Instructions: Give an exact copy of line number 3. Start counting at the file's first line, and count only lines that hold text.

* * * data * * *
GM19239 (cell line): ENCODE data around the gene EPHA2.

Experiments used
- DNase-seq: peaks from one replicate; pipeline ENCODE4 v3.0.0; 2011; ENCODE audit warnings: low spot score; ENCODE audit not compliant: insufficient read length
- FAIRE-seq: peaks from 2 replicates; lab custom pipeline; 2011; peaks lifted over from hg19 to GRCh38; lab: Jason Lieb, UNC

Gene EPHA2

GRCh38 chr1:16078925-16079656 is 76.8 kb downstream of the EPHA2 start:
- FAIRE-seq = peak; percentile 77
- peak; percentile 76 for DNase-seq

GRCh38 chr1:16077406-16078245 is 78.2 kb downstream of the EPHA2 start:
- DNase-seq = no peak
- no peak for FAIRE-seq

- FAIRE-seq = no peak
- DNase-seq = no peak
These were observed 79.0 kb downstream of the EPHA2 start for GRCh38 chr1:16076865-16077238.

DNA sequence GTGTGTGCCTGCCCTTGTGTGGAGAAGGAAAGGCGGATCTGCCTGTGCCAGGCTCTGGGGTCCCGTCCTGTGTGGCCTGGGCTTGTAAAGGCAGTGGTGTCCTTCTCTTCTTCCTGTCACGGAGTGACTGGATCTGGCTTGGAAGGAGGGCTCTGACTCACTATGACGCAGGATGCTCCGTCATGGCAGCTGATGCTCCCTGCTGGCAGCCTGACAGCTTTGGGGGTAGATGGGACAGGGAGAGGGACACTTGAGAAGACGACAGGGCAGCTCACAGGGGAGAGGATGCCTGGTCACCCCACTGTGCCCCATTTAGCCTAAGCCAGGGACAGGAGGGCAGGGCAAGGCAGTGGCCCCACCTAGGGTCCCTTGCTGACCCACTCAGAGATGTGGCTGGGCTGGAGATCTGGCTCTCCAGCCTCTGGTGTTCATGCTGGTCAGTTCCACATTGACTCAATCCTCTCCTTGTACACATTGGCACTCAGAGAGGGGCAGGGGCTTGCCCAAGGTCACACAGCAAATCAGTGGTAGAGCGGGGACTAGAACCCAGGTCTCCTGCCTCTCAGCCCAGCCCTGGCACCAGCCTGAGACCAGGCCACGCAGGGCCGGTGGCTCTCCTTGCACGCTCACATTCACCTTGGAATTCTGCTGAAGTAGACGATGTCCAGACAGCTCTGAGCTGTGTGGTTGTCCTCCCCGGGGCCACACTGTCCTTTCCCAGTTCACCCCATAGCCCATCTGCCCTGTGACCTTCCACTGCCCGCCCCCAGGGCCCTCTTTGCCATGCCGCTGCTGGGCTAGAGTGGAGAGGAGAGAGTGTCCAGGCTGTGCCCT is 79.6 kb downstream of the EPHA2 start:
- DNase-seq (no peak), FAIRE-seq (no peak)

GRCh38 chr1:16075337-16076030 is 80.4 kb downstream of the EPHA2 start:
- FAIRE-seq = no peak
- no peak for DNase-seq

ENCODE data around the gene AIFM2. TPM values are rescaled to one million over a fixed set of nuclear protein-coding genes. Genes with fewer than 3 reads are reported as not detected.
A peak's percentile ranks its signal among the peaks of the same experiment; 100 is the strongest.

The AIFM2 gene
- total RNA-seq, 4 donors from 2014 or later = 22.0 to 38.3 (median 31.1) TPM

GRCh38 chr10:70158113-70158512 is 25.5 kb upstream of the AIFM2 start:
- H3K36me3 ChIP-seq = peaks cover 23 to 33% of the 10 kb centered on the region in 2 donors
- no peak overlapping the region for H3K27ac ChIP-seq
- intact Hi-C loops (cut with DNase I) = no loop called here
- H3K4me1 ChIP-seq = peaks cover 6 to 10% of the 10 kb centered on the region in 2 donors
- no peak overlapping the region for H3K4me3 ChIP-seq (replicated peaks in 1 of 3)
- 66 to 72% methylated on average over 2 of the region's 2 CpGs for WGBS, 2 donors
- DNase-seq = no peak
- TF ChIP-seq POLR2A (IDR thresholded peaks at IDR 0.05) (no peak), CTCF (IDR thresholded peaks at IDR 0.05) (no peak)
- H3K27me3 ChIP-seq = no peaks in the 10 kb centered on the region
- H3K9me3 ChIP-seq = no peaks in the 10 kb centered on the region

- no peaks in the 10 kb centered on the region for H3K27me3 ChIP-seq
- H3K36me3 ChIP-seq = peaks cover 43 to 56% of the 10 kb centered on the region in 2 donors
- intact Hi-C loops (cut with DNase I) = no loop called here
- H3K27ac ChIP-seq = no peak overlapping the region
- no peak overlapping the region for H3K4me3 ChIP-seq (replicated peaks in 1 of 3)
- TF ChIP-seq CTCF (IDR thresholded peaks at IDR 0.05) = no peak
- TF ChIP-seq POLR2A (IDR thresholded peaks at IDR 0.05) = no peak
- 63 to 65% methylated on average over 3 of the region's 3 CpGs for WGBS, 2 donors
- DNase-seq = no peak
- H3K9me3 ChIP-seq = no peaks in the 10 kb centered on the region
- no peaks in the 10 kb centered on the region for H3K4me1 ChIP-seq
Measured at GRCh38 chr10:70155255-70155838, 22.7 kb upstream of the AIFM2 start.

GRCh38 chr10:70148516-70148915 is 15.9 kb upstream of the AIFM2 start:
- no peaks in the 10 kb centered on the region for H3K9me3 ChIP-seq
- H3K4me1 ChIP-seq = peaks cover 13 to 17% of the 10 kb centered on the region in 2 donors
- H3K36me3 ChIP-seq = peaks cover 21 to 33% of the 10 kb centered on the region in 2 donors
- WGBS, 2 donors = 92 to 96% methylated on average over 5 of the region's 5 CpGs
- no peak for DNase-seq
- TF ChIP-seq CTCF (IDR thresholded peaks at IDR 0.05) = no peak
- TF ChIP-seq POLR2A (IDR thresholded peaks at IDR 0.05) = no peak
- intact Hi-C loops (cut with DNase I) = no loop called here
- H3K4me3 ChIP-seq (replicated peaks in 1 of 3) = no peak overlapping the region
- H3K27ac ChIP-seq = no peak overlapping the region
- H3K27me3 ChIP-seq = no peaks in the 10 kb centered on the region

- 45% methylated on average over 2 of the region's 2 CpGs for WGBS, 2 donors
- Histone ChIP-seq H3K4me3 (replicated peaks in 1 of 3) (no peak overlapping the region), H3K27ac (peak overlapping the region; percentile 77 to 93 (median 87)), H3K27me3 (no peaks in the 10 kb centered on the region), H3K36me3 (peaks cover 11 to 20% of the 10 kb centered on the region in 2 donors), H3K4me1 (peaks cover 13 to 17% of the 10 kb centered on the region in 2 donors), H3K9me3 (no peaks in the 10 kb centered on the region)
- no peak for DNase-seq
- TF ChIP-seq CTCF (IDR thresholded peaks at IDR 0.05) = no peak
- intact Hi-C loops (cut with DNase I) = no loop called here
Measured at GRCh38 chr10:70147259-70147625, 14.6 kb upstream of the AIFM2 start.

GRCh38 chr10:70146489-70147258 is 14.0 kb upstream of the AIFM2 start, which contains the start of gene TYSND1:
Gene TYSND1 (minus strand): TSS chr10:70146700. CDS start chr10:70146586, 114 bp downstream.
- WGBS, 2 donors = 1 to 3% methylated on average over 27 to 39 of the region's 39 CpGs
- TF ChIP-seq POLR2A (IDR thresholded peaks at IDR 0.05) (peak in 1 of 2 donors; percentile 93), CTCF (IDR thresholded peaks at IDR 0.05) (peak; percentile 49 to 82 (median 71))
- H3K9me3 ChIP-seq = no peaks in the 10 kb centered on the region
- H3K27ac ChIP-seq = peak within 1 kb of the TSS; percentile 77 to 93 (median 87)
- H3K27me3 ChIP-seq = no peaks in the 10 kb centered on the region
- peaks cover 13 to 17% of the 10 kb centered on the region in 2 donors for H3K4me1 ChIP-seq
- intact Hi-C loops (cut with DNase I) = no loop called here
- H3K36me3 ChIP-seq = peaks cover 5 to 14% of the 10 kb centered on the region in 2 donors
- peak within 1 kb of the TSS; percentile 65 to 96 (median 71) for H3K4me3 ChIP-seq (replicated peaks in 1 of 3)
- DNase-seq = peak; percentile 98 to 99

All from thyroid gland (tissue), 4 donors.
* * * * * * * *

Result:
- DNase-seq: peaks from one replicate; pipeline ENCODE4 v3.0.0; 2011; ENCODE audit warnings: low spot score; ENCODE audit not compliant: insufficient read length